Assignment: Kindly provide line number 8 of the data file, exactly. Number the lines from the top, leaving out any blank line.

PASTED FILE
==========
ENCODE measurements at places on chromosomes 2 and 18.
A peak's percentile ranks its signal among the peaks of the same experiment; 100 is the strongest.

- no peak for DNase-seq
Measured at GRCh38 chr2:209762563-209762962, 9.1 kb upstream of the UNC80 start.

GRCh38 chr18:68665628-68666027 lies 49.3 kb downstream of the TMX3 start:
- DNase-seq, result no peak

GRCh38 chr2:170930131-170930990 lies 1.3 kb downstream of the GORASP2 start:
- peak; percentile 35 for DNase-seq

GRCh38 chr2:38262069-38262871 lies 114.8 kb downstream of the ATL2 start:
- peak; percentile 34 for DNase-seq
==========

- peak; percentile 35 for DNase-seq